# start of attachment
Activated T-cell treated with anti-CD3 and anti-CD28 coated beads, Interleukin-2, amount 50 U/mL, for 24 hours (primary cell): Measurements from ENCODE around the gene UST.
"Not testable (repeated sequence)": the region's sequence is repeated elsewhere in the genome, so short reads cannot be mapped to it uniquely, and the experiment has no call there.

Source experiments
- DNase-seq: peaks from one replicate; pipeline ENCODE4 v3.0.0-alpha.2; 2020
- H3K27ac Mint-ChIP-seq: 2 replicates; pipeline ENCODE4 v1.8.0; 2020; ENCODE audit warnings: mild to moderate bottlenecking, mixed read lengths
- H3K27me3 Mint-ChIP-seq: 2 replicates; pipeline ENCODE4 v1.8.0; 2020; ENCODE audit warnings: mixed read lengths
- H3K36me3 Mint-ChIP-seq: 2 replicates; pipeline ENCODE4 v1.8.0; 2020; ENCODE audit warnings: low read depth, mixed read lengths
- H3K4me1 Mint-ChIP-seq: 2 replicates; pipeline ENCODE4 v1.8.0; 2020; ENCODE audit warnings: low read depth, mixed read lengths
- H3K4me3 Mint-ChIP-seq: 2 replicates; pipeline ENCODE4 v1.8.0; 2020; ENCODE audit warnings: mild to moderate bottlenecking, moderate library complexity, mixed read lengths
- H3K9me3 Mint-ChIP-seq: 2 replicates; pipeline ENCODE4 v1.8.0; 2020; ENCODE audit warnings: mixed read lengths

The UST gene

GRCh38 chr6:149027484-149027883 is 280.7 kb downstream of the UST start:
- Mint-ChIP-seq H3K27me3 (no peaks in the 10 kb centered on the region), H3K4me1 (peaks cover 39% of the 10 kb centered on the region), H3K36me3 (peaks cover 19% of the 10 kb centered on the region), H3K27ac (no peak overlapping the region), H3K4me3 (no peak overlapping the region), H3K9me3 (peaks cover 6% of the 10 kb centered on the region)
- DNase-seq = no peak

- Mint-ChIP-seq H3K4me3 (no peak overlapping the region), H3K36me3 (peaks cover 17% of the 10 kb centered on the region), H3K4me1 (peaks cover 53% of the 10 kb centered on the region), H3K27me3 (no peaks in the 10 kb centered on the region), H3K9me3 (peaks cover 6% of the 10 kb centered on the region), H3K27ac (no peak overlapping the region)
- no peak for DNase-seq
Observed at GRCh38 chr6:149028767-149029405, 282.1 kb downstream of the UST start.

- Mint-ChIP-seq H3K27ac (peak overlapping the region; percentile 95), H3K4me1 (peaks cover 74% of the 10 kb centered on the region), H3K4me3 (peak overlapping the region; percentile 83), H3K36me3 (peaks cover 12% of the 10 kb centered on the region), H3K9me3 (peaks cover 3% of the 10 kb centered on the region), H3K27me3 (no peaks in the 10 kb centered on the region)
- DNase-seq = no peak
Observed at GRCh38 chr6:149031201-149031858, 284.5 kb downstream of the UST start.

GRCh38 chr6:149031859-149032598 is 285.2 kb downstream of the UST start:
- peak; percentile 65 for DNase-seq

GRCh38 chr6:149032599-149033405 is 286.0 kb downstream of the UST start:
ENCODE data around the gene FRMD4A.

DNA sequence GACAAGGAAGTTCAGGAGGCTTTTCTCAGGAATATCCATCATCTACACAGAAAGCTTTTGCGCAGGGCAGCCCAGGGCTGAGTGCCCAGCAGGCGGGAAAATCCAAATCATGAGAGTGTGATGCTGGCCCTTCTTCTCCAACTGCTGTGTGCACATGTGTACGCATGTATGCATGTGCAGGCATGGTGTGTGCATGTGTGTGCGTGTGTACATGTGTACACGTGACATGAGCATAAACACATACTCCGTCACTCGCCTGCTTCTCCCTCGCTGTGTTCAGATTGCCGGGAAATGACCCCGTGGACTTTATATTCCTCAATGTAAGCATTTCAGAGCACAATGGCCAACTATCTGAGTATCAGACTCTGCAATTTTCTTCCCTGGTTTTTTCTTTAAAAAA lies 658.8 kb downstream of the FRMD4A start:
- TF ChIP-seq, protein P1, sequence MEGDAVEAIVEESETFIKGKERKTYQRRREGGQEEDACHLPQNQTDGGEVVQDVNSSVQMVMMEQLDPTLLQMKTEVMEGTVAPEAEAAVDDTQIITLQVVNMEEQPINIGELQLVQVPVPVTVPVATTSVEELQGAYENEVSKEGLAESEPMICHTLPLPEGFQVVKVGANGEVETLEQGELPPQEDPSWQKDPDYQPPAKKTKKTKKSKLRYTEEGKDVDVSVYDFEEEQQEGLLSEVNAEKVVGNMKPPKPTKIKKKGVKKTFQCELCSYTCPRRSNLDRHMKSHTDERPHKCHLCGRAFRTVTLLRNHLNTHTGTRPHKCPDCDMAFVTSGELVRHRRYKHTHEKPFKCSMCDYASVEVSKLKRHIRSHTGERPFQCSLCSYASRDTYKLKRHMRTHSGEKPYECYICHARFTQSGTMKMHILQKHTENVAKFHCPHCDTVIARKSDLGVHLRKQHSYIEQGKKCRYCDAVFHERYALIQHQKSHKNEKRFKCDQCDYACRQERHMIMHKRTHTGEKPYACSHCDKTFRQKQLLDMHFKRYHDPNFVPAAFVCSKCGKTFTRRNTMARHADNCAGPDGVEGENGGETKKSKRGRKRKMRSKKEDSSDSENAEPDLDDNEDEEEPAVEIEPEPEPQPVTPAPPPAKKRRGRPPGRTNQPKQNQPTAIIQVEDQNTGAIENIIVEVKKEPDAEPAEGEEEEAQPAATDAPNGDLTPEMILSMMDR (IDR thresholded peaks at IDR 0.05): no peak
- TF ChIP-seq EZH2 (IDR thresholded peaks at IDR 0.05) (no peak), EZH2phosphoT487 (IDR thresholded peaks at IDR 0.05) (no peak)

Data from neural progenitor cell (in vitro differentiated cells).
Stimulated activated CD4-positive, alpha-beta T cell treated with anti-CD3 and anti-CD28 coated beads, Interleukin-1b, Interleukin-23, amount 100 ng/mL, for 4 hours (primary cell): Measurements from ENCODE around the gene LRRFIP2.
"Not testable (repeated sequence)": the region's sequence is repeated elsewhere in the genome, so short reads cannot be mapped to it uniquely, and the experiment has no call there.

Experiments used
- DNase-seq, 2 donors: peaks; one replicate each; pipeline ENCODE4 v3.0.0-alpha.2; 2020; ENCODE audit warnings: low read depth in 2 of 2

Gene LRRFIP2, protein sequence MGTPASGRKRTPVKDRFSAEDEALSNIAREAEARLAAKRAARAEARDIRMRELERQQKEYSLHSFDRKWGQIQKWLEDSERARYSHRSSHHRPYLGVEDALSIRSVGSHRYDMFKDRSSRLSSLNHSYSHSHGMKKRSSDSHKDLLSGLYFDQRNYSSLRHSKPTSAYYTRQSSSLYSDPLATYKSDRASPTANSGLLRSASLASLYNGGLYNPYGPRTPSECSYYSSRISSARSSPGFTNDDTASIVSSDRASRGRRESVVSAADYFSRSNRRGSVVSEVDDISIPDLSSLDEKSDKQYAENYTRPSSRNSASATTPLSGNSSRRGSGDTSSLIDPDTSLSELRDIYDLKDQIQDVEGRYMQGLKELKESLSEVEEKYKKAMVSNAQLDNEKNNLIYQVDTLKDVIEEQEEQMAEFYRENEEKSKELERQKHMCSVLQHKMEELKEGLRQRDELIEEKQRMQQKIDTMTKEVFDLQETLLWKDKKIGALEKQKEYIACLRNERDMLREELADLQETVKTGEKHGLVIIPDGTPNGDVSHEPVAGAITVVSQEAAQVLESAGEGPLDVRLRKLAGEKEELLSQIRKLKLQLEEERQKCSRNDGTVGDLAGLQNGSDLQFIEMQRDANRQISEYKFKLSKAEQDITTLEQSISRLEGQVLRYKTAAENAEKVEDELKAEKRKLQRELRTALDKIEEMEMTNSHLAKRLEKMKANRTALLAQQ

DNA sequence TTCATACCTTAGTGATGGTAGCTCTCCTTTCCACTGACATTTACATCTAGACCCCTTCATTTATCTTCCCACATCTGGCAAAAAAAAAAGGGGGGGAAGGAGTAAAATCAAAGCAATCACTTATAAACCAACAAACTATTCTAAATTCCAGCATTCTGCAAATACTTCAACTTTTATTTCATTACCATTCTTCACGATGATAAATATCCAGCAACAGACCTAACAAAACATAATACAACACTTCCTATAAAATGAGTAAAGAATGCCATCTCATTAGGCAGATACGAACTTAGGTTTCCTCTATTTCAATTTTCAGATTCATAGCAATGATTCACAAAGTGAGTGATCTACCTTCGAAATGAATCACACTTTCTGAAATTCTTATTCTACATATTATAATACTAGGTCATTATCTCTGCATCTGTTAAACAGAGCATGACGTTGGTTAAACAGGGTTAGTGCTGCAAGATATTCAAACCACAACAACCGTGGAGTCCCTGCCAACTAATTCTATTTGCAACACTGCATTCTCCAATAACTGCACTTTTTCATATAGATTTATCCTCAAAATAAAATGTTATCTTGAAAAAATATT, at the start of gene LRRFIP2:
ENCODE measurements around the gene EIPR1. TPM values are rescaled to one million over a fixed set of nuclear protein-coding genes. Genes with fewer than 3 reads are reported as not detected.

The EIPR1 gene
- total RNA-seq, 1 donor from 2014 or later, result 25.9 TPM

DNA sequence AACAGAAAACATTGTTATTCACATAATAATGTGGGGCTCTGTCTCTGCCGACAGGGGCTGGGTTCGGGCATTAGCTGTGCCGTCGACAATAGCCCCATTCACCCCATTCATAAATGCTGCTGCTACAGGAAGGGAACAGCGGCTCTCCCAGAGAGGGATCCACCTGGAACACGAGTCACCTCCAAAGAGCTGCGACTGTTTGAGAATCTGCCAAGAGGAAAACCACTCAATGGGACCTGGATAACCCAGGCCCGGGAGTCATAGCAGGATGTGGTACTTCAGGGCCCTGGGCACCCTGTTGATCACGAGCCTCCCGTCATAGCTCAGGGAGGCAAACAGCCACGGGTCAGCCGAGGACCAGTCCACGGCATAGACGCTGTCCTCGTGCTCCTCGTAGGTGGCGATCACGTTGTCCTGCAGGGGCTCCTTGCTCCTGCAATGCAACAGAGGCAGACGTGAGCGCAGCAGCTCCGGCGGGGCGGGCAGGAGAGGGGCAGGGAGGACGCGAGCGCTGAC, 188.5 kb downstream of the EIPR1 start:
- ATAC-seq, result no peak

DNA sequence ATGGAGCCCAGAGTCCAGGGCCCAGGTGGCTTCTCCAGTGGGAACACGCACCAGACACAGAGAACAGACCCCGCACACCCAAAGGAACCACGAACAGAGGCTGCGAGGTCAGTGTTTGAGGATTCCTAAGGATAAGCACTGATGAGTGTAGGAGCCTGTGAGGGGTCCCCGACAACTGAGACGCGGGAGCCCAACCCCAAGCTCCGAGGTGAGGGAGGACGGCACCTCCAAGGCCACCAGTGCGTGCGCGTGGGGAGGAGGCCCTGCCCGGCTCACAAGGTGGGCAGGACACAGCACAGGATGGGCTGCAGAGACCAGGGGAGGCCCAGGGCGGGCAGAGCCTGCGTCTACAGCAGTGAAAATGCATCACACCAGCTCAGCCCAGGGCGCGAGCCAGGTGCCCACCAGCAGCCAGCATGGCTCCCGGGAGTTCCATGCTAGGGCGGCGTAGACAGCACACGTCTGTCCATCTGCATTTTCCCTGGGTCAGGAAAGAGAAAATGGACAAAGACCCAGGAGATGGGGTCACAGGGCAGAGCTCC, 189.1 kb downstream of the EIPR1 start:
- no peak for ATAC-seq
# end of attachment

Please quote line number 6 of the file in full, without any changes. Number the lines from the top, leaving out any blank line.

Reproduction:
- H3K27me3 Mint-ChIP-seq: 2 replicates; pipeline ENCODE4 v1.8.0; 2020; ENCODE audit warnings: mixed read lengths